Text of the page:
I think that a lot of people have a tray somewhere, filled with many small curious objects which are better at gathering dust than all other parts of the house put together, with the possible exception of under the bed. This thing came from ours.
It was sold to me (yes, I actually bought it) as some sort of mineral or semi-precious stone, partly because of its weight. I recognised it for what it really is - the accumulation of different coloured paints from the floor of a Victorian workshop - and I still bought it.
What gives it its weight is all the lead in the paints. There is bound to be a lot of arsenic in it too. Arsenic Green is a delightful colour with unfortunate side-effects. Those Victorians really knew how to poison each other. They used Red Lead to make the skins of oranges that little bit more orange, which can be a big problem if you make marmalade from them.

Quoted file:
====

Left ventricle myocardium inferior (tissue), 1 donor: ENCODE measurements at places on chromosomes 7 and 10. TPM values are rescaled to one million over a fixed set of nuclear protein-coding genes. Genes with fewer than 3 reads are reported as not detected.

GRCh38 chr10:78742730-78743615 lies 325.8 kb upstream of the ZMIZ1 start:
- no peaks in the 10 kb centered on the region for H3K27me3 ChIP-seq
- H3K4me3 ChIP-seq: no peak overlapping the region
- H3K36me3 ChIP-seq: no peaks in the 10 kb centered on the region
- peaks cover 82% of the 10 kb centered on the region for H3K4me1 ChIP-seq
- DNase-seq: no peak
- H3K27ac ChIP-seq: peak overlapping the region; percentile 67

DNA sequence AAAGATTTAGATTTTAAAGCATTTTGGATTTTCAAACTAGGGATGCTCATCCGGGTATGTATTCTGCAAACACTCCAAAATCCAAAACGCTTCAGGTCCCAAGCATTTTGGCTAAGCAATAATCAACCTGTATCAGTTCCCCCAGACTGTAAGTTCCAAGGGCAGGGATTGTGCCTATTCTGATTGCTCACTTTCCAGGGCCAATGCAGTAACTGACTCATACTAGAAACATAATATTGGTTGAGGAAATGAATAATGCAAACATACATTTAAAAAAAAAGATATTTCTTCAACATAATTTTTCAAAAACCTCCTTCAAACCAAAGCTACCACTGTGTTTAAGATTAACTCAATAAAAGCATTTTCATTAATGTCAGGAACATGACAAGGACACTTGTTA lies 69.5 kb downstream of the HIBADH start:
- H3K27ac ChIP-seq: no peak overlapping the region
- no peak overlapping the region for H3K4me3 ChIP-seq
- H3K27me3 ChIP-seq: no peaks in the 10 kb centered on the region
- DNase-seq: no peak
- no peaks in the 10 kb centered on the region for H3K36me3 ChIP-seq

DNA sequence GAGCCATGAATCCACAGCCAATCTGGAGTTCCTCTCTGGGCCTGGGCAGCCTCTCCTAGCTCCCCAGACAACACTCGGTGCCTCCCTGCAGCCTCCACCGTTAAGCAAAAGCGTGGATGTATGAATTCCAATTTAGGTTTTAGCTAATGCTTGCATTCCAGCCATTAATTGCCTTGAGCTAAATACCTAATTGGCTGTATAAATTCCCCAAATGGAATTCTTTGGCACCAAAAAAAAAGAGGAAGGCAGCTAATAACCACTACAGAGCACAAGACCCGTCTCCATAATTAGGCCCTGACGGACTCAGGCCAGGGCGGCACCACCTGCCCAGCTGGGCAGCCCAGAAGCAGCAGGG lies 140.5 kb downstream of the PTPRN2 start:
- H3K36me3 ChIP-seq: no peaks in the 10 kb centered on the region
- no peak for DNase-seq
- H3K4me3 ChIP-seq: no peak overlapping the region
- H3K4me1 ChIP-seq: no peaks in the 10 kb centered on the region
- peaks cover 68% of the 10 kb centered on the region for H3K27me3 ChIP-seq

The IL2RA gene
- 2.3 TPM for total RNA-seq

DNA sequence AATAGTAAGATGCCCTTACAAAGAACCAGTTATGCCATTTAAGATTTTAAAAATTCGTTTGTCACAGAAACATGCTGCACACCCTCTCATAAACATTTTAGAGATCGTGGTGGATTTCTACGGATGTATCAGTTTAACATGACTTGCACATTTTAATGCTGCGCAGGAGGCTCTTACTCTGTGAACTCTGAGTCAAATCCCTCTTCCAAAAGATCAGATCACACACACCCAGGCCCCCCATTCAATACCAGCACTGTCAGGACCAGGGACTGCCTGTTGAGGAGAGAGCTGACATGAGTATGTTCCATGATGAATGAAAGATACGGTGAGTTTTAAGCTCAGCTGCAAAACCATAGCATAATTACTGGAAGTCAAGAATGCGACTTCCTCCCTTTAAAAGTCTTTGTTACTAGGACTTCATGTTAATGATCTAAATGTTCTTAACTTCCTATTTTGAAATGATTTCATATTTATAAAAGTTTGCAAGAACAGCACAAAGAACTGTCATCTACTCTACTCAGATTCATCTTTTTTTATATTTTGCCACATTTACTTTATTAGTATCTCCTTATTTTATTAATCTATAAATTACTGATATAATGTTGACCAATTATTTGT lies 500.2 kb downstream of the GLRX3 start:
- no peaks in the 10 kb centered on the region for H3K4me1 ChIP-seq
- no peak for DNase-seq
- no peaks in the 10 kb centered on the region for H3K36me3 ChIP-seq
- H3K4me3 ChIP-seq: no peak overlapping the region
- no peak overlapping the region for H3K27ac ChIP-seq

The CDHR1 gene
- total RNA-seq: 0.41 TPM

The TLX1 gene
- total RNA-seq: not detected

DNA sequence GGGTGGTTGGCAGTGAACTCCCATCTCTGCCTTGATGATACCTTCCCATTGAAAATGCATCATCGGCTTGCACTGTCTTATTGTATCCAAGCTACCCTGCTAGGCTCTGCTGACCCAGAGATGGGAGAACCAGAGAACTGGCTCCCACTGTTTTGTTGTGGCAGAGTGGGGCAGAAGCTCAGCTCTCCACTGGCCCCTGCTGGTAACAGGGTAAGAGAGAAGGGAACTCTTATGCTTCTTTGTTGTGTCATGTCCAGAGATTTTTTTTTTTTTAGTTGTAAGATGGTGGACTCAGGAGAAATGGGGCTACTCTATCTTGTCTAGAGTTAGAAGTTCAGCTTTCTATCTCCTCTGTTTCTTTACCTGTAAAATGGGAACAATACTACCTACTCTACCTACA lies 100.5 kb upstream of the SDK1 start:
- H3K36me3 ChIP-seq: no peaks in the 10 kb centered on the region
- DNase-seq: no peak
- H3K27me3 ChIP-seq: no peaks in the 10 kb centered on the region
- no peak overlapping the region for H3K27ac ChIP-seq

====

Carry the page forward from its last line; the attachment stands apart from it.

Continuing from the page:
A while ago I was restoring some Georgian panels which had cavorting cherubs painted on them, and I needed to buy some Flake White lead oil paint. I naively went to the local art shop where I was offered a non-toxic substitute which just did not have the same quality as the real thing.
I called up a large and famous London outlet and was told that they had it in stock but could not sell it to me because I was not a professional. I told them that I was a professional and they asked me to prove it. Apparently you have to be on a register as a qualified historic conservator. I gave up and used the substitute.
Did you play with lead soldiers when you were a kid?